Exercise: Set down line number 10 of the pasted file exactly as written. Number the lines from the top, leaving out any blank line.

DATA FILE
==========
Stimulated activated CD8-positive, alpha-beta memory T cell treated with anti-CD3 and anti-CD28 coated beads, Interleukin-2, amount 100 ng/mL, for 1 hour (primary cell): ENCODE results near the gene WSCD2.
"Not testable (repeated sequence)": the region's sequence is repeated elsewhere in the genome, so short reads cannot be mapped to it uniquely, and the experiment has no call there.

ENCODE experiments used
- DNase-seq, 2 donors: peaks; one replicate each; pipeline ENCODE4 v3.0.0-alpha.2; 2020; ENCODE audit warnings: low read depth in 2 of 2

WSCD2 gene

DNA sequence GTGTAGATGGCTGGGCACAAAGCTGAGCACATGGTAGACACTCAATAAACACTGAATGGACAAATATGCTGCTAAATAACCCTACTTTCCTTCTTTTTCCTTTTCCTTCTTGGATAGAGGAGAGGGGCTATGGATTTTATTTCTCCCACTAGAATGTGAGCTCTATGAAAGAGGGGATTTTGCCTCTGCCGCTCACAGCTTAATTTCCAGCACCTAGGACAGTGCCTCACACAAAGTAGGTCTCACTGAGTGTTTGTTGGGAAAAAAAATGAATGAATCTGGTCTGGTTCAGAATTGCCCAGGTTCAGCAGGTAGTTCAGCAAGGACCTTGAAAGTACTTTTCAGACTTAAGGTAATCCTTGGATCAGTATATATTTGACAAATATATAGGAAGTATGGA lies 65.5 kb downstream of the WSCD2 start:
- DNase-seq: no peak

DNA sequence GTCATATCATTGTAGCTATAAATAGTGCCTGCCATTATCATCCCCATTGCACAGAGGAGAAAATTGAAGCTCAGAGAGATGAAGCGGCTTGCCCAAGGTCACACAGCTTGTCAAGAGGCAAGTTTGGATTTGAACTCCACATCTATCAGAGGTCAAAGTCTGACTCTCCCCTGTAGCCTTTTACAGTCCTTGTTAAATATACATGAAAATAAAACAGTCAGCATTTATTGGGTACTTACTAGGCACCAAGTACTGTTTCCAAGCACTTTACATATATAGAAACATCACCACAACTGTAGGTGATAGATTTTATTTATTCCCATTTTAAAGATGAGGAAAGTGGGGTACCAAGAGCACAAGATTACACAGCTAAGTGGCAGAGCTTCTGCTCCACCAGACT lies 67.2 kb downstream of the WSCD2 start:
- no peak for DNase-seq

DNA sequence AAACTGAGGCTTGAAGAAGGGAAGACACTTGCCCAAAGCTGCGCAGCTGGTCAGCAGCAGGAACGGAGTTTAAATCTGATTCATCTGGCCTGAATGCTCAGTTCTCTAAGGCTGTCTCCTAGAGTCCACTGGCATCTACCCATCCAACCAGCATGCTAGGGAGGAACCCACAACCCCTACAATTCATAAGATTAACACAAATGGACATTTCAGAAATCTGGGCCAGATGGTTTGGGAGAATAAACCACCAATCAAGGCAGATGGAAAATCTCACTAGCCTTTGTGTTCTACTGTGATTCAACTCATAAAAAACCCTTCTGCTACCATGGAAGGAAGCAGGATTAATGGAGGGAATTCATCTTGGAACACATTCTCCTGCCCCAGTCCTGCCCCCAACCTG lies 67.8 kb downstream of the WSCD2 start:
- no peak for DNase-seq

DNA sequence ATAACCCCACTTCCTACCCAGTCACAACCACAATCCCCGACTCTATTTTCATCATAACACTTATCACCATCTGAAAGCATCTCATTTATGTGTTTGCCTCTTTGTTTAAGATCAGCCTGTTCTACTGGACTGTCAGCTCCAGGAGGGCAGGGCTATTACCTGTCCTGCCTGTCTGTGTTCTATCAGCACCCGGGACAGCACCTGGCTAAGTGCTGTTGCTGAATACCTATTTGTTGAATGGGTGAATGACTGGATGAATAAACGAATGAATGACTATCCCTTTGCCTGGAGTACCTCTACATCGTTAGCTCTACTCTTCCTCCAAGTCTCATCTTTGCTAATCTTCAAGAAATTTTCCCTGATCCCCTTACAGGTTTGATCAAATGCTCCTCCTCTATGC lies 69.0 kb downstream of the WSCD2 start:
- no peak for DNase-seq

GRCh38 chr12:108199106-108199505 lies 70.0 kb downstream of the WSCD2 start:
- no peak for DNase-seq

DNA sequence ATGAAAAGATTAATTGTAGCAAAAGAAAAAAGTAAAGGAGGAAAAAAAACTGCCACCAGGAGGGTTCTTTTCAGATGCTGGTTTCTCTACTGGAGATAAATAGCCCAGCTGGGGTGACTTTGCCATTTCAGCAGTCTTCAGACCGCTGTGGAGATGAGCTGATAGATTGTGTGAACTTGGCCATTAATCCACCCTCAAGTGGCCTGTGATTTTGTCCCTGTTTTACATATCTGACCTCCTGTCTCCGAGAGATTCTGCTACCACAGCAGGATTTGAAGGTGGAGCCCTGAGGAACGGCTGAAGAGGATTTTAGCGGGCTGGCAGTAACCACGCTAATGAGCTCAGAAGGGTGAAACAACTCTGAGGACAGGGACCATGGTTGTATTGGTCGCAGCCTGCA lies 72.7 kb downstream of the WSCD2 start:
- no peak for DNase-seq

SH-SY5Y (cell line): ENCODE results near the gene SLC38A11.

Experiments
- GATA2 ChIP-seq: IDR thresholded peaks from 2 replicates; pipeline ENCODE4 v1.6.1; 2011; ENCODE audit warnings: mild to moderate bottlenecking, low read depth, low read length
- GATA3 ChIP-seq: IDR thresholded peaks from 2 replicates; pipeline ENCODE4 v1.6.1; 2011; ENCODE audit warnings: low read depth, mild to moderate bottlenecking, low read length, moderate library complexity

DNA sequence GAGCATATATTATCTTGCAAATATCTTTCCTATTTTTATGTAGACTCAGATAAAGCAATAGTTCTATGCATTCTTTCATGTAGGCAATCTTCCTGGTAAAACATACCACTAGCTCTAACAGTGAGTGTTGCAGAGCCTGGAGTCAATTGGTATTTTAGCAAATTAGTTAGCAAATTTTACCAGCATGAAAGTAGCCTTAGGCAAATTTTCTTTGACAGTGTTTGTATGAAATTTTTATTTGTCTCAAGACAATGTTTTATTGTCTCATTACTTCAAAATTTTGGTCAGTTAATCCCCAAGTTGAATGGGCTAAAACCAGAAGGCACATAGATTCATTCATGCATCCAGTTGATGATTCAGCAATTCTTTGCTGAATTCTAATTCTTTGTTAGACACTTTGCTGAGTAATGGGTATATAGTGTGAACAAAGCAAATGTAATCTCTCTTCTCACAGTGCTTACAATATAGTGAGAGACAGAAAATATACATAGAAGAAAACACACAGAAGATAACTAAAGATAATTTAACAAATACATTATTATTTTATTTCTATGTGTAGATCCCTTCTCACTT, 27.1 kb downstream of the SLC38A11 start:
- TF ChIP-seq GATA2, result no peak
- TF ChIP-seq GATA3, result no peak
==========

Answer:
DNA sequence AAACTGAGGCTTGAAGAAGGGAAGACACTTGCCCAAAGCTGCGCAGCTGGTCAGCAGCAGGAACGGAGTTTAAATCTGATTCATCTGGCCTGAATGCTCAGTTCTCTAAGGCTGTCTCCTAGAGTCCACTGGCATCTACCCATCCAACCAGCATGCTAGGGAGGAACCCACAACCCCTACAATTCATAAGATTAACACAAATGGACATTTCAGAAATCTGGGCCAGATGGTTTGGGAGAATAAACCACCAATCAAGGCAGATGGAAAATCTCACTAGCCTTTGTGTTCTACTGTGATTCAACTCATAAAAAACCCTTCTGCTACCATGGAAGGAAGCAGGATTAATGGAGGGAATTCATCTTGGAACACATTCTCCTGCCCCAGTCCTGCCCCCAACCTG lies 67.8 kb downstream of the WSCD2 start: